This easy Chickpea Paprikash recipe is healthier twist on the classic Hungarian comfort food. With a creamy coconut based sauce, sweet paprika and canned chickpeas, all served over pasta noodles. Vegan, easy and on the table in less than 30 minutes, it’s the perfect flavor packed dinner for any night of the week.
Ingredients in Chickpea Paprikash
This recipe was inspired by the traditional Hungarian dish, Chicken Paprikash. This version keeps things a little lighter by replacing the chicken with a couple cans of chickpeas and the sour cream with full fat coconut milk. The base consists of just a few other elemensts: onion, garlic and tomato paste. This recipe requires very few ingredients so make sure they are of as high quality as you can find. Because paprika is the main flavoring for the entire dish, it’s best to use Sweet Hungarian paprika for a more authentic taste.
How to Make Chickpea Paprikash
This chickpea paprikash recipe is short and sweet. All you need to do is sauté some chopped onion in a bit of oil until softened. Add in the tomato paste and garlic, then let those toast for a couple minutes, until fragrant. Pour in the coconut milk, chickpeas and paprika. It may seem weird to add the paprika right into the coconut milk as opposed to sautéing it with the onion, but paprika burns very easily. Paprika is also fat soluble, so there’s no need to blast it with heat to unlock the flavor due to the high fat content of the coconut milk.
Add a big pinch of salt and bring everything up to a low boil. Reduce the heat and allow the sauce to simmer uncovered for about 10 minutes. This allows the paprika to “bloom” and meld with the other flavors in the dish. At the end of cooking, the sauce should have thickened slightly and the chickpeas should be very tender. Important last step: taste for salt! If the sauce tastes bland in any way, it probably needs a little more salt to elevate the flavors.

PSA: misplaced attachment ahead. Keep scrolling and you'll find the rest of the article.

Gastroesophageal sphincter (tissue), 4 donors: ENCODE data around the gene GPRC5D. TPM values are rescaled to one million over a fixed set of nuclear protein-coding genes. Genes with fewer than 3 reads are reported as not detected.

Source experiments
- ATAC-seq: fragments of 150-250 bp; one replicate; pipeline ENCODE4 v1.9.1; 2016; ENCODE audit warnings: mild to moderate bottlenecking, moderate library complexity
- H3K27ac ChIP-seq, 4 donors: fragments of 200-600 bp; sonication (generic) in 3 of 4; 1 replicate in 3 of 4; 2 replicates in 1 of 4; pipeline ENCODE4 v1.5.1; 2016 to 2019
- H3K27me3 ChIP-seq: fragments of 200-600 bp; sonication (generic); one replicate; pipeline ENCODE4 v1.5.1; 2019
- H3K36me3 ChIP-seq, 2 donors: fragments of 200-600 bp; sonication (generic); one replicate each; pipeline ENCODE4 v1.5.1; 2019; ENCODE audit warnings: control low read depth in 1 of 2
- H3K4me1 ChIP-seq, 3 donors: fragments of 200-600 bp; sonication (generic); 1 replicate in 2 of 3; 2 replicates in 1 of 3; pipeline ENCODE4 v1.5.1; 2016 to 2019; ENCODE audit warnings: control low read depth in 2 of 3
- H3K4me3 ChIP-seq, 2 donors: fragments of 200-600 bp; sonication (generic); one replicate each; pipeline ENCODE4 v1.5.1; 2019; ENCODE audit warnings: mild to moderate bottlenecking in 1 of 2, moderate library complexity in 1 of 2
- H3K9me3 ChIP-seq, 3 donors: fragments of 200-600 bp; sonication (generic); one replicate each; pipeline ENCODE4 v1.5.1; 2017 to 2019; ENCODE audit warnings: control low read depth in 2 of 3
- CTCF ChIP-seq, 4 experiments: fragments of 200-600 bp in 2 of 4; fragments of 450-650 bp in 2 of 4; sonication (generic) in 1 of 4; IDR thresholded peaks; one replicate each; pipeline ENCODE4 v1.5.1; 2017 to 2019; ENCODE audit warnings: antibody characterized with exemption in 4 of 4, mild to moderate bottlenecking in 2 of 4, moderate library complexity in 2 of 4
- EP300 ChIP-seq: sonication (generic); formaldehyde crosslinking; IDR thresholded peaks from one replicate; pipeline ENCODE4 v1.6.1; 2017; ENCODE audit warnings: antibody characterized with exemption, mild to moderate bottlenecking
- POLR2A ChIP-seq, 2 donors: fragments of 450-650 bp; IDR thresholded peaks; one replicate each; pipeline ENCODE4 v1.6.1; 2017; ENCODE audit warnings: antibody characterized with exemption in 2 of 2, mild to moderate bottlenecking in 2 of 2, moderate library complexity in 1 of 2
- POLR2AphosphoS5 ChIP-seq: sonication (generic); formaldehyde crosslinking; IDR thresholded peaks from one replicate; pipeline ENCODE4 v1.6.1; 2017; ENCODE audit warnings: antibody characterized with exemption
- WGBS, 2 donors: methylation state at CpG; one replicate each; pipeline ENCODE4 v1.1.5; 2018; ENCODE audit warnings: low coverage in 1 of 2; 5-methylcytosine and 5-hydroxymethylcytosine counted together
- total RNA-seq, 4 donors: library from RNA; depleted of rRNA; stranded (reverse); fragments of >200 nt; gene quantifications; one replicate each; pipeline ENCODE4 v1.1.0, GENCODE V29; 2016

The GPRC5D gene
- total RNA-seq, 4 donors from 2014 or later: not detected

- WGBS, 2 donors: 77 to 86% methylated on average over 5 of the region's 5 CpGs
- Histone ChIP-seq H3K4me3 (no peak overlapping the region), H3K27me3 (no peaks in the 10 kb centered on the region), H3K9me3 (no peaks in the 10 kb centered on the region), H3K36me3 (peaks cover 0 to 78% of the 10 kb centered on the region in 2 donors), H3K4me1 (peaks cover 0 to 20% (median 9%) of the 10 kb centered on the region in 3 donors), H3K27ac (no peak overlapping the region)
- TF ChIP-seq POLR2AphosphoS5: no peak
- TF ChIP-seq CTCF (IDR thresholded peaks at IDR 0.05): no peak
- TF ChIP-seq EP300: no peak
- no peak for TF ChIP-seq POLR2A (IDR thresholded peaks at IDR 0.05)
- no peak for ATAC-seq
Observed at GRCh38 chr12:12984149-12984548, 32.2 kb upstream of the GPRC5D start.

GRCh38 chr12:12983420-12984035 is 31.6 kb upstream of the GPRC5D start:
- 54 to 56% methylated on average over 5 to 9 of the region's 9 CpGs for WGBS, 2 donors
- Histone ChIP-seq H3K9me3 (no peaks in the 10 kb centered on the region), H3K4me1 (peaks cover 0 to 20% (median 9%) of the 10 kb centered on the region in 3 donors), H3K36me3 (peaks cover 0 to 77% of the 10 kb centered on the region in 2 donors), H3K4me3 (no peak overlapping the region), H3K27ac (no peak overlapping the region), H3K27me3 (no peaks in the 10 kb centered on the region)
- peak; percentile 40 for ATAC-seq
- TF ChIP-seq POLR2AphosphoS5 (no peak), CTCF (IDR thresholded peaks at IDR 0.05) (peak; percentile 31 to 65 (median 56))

What to Serve with Chickpea Paprikash
I find that this chickpea paprikash recipe goes wonderfully with any short cut pasta. I recently tried radiatori (pictured) and it was perfect for picking up that thick and creamy sauce. Other pasta shapes with lots of ridges, such as fusilii, rotini or rotelle are great too. A large wider noodles would also work well.
If you don’t want pasta, try serving this chickpea paprikash with potatoes or a traditional potato dumpling called spaetzle. A light side salad or handful of arugula is also a great way to balance out the meal.
More Recipes to Try:
- Grilled Tofu Shawarma Bowls
- Vegan Corn Chowder with Shiitake Bacon
- Honey Sesame Chickpea Lettuce Wraps
- Vegan Lasagna Bolognese
- Italian Stuffed Peppers